VMware's flagship products ESX 3.5 and Virtual Center 2.5 have been available for a little over a month now. When the upgrades were made available, there was much excitement on the newly touted features. So, many IT professionals quickly hurried off and downloaded their product updates and then came to a collective stopping point. How do we upgrade ESX while in use? Sure we upgraded from ESX 3.01 to 3.02 with very little impact. But the change from 3.0x to 3.5 may seem worthy of more preparation because the scope of the change is larger with some of the new features, like Storage VMotion. With the release, here is a simple upgrade strategy that many are adapting:
- Allocate two ESX 3.0x systems as 3.5 candidates (not everyone will be able to do this, I realise).
- Carve these two systems into their own cluster or data centre.
- Make sure all existing VMware DRS rules would be okay with two systems removed.
- Upgrade or fresh install one of the systems to ESX 3.5.
- Test migration from ESX 3.0x to the new ESX 3.5 system.
- Test VMware tools versioning and test any upgrade virtual machine tasks.
This strategy will replicate what you will likely face in a real upgrade situation, as you may not be able to. Because you may only be able to have a limited number of systems available for maintenance at any given time, it is good to be able to replicate that in a test datacenter or cluster. In smaller implementations, this could be repeated with one host where the migration test would be from a live ESX host. Evaluation software may also be a consideration to make available the correct number of hosts to simulate the co-existence of ESX 3.0x and 3.5.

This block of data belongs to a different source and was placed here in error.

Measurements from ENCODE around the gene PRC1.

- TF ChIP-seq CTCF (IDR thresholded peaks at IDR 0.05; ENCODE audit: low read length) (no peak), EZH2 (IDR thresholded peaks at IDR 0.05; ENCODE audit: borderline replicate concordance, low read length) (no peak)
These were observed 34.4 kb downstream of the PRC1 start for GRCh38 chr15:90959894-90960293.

Keep it moving
Should your configuration allow seamless migration between your ESX 3.0x and 3.5 hosts - that should not be a crutch for undefined periods of mixed versions. A good practice would be to have all hosts on the same version of ESX within a cluster. Larger environments may have difficulty moving all systems to the new version, but strategise within your Virtual Center configuration to determine the best configuration for temporary mixed versioning. The goal should be to get all systems on the same version enterprise wide - but only after you are completely comfortable with 3.5 in your infrastructure.
The horse's mouth
VMware provides many quality resources online, I've saved some work for you and collected some of the highlighted pieces here for review in relation to ESX 3.5 upgrades:
These resources are a good strategy in being well informed for the what your plan for ESX 3.5 will entail. Simply installing without preparation is surely a recipe for mis-configuration or incorrectly applying your configurations as intended. And the test upgrade procedure to become familiar with a mixed environment will allow you to clear the way for an end-state configuration of a single version of ESX.